Ground squirrels and chipmunks are burrowing rodents that eat seeds, nuts, fruits, roots, bulbs, and other foods. They are similar, and both are closely related to squirrels. They tunnel in soil and uproot newly planted bulbs, plants, and seeds. Ground squirrel burrows run horizontally; chipmunk burrows run almost vertically.
Traps: Bait live traps with peanut butter, oats, or nut meats. Check traps daily.
Habitat modification: Ground squirrels and chipmunks prefer to scout for enemies from the protection of their burrow entrance. Try establishing a tall groundcover to block the view at ground level.
Other methods: Place screen or hardware cloth over plants, or insert it in the soil around bulbs and seeds. Try spraying repellents on bulbs and seeds.
Mice and voles look alike and cause similar damage, but they are only distantly related. They are active at all times of day, year-round. They eat almost any green vegetation, including tubers and bulbs. When unable to find other foods, mice and voles will eat the bark and roots of fruit trees. They can do severe damage to young apple trees.
Barriers: Sink cylinders of hardware cloth, heavy plastic, or sheet metal several inches into the soil around the bases of trees. You may be able to protect bulbs and vegetable beds by mixing a product containing slate particles into the soil.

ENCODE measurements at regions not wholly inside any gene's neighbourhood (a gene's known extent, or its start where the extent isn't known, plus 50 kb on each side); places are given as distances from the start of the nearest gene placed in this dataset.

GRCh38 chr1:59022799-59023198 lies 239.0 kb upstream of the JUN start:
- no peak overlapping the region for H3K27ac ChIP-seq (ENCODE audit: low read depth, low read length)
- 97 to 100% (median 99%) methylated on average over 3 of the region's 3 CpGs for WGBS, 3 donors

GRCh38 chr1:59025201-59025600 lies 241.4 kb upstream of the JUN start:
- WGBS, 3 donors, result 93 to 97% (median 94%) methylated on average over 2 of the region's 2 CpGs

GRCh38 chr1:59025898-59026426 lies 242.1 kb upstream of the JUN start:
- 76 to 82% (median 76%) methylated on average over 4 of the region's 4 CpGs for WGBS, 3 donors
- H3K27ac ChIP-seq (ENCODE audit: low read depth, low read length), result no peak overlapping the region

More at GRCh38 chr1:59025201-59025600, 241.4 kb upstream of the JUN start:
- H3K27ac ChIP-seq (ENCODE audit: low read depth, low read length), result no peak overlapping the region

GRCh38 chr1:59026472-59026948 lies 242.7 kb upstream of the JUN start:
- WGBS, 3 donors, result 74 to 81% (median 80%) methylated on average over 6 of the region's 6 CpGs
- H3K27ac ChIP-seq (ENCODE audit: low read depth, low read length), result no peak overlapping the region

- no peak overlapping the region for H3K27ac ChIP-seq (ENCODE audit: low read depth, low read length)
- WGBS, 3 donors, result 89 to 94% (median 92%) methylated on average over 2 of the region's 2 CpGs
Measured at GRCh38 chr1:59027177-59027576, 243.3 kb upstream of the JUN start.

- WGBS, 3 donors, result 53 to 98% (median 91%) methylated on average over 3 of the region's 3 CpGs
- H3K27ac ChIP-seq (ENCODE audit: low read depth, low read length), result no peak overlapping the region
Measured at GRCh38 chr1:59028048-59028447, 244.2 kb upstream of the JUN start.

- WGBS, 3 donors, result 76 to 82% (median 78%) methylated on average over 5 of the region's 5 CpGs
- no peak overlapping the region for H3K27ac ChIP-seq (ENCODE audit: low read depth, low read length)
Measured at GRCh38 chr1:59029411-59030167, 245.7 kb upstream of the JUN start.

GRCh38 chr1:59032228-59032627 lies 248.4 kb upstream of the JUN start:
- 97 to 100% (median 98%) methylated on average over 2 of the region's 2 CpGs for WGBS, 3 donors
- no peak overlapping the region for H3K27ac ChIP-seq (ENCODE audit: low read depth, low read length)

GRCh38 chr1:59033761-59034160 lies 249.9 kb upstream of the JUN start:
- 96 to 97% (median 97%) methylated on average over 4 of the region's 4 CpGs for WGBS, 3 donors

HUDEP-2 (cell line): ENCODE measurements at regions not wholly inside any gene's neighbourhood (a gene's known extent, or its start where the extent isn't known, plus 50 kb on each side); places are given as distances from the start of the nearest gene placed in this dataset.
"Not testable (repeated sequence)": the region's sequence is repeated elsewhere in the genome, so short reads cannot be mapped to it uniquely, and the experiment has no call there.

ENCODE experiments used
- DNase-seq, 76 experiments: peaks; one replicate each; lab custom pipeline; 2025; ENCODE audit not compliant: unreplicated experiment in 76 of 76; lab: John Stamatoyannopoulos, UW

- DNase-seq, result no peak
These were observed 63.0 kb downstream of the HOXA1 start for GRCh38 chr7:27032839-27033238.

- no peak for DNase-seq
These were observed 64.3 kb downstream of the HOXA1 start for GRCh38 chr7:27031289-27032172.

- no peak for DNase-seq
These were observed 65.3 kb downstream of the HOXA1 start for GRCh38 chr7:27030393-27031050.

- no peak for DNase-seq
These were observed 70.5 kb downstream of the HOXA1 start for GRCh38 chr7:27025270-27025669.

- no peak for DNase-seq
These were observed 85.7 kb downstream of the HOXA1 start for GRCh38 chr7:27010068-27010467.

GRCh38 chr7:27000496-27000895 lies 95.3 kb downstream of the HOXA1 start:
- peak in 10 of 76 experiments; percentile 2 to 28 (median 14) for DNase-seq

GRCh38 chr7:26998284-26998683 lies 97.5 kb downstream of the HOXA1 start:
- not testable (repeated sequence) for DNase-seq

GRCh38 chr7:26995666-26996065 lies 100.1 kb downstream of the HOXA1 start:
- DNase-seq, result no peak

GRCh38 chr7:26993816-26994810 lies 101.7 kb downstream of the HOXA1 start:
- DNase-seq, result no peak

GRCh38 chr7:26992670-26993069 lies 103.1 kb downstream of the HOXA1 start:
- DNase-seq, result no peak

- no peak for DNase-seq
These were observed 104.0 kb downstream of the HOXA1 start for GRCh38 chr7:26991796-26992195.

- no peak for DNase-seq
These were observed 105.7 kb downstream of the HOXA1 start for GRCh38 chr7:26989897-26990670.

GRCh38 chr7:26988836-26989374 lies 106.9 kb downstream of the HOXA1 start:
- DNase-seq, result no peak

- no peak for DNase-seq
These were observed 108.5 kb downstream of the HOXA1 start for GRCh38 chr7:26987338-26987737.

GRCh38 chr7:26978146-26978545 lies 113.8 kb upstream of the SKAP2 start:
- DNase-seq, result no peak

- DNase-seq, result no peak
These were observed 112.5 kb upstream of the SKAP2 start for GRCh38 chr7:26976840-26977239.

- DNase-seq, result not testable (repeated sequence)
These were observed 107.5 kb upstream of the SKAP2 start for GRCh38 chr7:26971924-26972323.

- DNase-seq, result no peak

Traps and baits: Some orchardists place snap traps baited with peanut butter, nut meats, or rolled oats along mouse runways to catch and kill them. A bait of vitamin D is available. It causes a calcium imbalance in the animals, and they will die several days after eating the bait.
Other methods: Repellents such as those described for deer may control damage. You can also modify habitat to discourage mice and voles by removing vegetative cover around tree and shrub trunks.
In some ways, moles are a gardener’s allies. They aerate soil and eat insects, including many plant pests. However, they also eat earthworms. Their tunnels can be an annoyance in gardens and under your lawn. Mice and other small animals also may use the tunnels and eat the plants that moles have left behind.
Traps: Harpoon traps placed along main runs will kill the moles as they travel through their tunnels.
Barriers: To prevent moles from invading an area, dig a trench about 6 inches wide and 2 feet deep. Fill it with stones or dried, compact material such as crushed shells. Cover the material with a thin layer of soil.
Habitat modification: In lawns, insects such as soil-dwelling Japanese beetle grubs may be the moles’ main food source. If you’re patient, you can solve your mole (and your grub) problem by applying milky disease spores, a biological control agent, to your lawn. This is more effective in the South than in the North, because the disease may not overwinter well in cold conditions. However, if you have a healthy organic soil, the moles may still feed on earthworms once the grubs are gone.
Other methods: You can flood mole tunnels and kill the moles with a shovel as they come to the surface to escape the water. Repellents such as those used to control deer may be effective. Unfortunately, repellents often merely divert the moles to an area that is unprotected by repellents.